Rumex acetosa1.80117, 18, 19, 27
Rumex obtusifolius2.48517, 18
AsteranaelamiidsEricalesPolemoniaceaeGilia tricolor1.75531
GentianalesRubiaceaeCinchona pubescens−5.53335
Galium vernum−0.29931
LamialesLamiaceaeGlechoma hederacea2.48818
Mentha spicata1.93330
Plectranthus blumei2.2234
Salvia Blaze of Fire'2.19933
OleacaeFraxinus excelsior−1.83531
PlantaginaceaePlantago major1.76317, 18, 19
Plantago lanceolata1.91117, 18, 19
Antirrhinum major1.62431
Digitalis purpurea1.5831
Veronica spicata2.36632
Veronica chamaedrys2.48818
SolanalesSolanceaeLycopersicon esculentum3.61527, 32
Solanum tuberosum−6.82827
Solanum melongena0.0827, 36
Solanum macrocarpon0.58730
ConvolulaceaeIpomea aquatica2.38537
campanulidsApialesApiaceaeApium graveolens−0.92830, 37
Daucus carota2.26527, 29, 37
Heracleum sphondylium−6.82818
Petroselinum crispum2.71927
Scandix cerifolium1.81327
AsteralesAsteraceaeAster x frikartii1.15330
Lactuca sativa0.15915, 24, 25, 26, 27, 29, 36
Helianthus annuus2.86229
Taraxicum officinales−6.82817, 18
Cichorum intybus−6.82827
Cichorum angustifolium1.68427
DipsacalesDipsacaceaeDipsacus fullonium1.09634
Lamium album3.07618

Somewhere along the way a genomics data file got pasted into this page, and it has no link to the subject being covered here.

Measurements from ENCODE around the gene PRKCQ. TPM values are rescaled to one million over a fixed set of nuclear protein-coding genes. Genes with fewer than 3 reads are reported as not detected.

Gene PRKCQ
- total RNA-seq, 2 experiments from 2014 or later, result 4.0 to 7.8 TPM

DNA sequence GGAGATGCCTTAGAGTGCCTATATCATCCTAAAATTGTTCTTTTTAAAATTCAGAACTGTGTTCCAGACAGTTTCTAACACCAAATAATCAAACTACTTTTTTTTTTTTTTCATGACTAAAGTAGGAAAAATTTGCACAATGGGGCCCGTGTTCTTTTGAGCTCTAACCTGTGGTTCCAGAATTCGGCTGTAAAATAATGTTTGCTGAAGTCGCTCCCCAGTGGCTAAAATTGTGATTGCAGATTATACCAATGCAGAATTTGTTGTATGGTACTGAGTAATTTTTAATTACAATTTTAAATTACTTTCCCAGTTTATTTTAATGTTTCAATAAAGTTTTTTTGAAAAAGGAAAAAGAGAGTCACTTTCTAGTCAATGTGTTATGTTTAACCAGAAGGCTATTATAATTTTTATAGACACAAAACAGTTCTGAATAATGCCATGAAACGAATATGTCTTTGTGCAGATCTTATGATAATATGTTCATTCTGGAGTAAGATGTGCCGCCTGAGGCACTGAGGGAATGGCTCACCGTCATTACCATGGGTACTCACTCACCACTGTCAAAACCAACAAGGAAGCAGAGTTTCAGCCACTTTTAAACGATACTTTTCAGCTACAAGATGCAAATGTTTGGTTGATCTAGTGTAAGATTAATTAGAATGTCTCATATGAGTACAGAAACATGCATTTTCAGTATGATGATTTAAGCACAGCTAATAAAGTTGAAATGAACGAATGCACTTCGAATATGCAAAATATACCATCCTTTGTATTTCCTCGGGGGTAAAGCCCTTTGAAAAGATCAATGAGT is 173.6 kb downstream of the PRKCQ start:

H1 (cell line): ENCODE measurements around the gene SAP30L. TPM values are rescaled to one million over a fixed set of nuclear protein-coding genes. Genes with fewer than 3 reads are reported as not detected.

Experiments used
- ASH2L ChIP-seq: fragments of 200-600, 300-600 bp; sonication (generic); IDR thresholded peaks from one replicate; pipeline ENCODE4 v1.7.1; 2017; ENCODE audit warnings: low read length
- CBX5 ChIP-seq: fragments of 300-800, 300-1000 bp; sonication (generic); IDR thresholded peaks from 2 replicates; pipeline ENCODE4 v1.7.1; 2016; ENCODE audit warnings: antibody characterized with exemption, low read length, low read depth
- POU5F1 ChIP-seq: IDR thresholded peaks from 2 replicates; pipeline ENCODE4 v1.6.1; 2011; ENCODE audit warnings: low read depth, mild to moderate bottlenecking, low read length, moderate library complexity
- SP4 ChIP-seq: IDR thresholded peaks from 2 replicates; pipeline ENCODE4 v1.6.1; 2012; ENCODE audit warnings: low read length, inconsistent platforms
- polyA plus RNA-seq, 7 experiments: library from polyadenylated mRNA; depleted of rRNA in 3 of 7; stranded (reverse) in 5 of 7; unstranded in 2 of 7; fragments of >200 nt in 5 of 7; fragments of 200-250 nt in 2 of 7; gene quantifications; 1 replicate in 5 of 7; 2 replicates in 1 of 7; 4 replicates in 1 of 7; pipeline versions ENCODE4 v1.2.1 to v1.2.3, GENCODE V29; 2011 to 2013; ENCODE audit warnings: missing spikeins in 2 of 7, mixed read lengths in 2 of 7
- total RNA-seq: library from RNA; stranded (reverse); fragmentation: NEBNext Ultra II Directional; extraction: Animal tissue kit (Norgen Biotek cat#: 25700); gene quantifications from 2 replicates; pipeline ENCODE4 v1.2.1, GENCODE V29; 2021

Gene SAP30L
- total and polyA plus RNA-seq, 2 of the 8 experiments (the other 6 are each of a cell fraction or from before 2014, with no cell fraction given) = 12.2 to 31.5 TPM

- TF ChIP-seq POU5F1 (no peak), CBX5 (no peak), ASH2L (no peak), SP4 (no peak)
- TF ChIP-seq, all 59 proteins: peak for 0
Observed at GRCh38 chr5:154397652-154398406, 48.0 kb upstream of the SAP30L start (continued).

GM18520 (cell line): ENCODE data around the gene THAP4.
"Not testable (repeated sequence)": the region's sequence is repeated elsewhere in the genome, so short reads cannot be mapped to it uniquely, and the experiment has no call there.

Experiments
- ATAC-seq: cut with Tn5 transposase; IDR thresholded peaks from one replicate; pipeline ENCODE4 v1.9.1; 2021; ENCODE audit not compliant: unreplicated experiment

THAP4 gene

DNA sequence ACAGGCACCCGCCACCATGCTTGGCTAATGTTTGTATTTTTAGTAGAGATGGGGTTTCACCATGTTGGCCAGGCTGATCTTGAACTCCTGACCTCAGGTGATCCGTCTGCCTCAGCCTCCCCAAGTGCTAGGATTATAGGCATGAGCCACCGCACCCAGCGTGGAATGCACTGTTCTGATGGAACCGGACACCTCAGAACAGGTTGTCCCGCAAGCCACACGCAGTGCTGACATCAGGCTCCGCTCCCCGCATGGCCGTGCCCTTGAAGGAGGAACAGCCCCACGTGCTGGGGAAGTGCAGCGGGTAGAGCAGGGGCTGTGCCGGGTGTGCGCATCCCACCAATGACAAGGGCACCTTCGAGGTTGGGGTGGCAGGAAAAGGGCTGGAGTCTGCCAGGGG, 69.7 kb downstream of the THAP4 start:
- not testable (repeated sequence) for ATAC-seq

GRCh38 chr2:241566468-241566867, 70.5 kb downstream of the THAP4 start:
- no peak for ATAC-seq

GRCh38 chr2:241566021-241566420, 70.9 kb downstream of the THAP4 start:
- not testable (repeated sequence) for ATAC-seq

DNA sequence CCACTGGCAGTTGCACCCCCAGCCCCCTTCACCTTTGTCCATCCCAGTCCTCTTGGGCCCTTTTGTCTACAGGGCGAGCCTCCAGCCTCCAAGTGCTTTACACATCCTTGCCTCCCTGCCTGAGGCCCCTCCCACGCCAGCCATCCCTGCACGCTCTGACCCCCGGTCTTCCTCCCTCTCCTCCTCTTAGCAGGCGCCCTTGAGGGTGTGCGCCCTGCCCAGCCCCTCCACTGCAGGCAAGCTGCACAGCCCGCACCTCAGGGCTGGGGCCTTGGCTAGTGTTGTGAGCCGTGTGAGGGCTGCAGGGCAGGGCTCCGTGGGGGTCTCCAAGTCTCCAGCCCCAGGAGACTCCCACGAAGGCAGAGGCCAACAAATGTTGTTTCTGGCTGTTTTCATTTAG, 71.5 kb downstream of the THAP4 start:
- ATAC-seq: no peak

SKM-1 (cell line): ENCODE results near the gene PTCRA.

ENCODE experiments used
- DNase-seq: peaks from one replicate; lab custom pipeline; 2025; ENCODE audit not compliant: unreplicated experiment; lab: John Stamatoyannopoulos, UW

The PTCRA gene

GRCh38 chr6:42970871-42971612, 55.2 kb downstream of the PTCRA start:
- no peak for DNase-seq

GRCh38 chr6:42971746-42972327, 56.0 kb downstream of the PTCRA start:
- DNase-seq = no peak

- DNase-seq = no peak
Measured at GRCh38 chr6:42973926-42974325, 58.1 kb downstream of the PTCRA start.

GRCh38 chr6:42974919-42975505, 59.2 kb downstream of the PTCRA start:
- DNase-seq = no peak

Figure 1. Mean I concentration ratios for 47 different species of plants all grown under the same conditions. Plants were exposed to 125I for 4 h and above ground green shoots harvested and analyzed for 125I activity. Activities were then transformed to give a mean value of 0.075—the mean soil-to-plant concentration ratio recommended by the IAEA (2014) (n = 5, ± 1 × SE).
Figure 1. Mean I concentration ratios for 47 different species of plants all grown under the same conditions. Plants were exposed to 125I for 4 h and above ground green shoots harvested and analyzed for 125I activity. Activities were then transformed to give a mean value of 0.075—the mean soil-to-plant concentration ratio recommended by the IAEA (2014) (n = 5, ± 1 × SE).
Agronomy 05 00537 g001

2.2. Taxonomic Influence on Relative Mean I Concentration